Sports

Women's squash beats Colgate 9-0

By Alex Orlov '13

December 6, 2012

Ready, set, kill! The Hamilton women’s squash team is back in action for the coming season. Last Saturday, the Continentals coasted to an easy 9-0 victory over Colgate’s team. Each Hamilton woman won her match. According to Captain Claire Corroon ’13, the match didn’t show the “true talent” of the team because Colgate is only a club team and not a varsity sport. While Hamilton is ranked 16th by the College Squash Association, Colgate is ranked 35th. Corroon noted that Lindsay Arader ’16 posted her first collegiate win at the sixth position.

In November, the Continentals lost tough matches against Williams, Cornell and Stanford. These teams are respectively ranked number 10, 6 and 7 nationally. “We got outplayed by them,” said Alexis Lee ’13, noting that Hamilton competes against teams from large universities because there’s only one division for squash due to the small amount of schools that offer a competitive level of the sport. 

“We have five girls abroad right now and when they come back, we should be very deep as a team,” said Corroon. She notes that apart from playing competitive matches with rival teams like Mount Holyoke, Franklin & Marshall and George Washington University, the team and Coach Jamie King put a strong emphasis on sportsmanship.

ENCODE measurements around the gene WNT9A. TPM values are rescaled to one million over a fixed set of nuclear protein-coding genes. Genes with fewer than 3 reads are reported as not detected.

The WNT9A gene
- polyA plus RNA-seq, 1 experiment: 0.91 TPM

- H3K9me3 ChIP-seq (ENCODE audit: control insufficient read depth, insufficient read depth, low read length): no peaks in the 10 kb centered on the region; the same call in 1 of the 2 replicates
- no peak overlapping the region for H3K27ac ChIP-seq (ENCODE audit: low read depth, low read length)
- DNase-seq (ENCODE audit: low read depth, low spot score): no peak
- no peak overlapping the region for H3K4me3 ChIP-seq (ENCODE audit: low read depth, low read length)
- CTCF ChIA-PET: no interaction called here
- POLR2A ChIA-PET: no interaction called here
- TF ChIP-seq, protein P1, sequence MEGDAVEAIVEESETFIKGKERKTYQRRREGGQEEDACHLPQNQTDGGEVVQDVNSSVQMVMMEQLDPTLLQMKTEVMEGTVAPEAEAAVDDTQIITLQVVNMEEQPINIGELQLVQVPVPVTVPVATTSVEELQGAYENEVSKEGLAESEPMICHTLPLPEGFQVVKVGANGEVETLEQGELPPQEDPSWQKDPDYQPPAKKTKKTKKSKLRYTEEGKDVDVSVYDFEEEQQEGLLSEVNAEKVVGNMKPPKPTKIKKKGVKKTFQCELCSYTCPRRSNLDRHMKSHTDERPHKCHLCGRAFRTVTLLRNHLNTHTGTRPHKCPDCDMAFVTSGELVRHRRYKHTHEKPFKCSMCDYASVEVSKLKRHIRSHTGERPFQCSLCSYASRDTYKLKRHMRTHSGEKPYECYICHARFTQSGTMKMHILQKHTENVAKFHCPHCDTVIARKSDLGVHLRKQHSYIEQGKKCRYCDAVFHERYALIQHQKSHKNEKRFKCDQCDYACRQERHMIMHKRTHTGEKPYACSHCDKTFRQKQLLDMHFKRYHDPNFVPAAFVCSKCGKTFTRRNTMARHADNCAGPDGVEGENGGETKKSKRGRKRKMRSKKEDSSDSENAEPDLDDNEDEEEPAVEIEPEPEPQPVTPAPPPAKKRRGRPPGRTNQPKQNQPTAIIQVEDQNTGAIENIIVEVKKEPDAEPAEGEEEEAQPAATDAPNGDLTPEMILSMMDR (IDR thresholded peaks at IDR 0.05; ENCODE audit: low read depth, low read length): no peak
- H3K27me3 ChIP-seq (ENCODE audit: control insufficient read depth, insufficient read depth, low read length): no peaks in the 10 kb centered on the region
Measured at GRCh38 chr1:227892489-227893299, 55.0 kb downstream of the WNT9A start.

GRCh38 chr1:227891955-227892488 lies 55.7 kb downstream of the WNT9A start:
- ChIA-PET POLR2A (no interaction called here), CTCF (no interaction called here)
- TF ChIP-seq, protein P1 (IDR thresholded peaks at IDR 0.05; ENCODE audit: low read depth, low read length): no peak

“Sportsmanship is something that is very important to Hamilton’s program and something it has been recognized for many times in the squash community,” said captain Amanda Thorman ’13. In fact, both the Hamilton women’s and men’s squash teams have been honored with sportsmanship awards in the past two years.

Lee explained that sportsmanship is incredibly important in squash because at the collegiate level, athletes serve as the referees for their peers. An observing athlete is designated as the referee and must determine what happens when one squash player gets in the way of his or her opponent. The referee will either grant a “let,” where the point is started over, or a “stroke,” where the point is awarded to the player who was obstructed by the opponent. 

Catch the women’s squash team in action on Jan. 26 during the next home game against Franklin & Marshall, a competitive rival. And be on the lookout for the team’s new uniforms. “Now we can dominate on the court in style,” said Corroon, noting that the team is pumped about the clothing change and about performing as a cohesive group this season.

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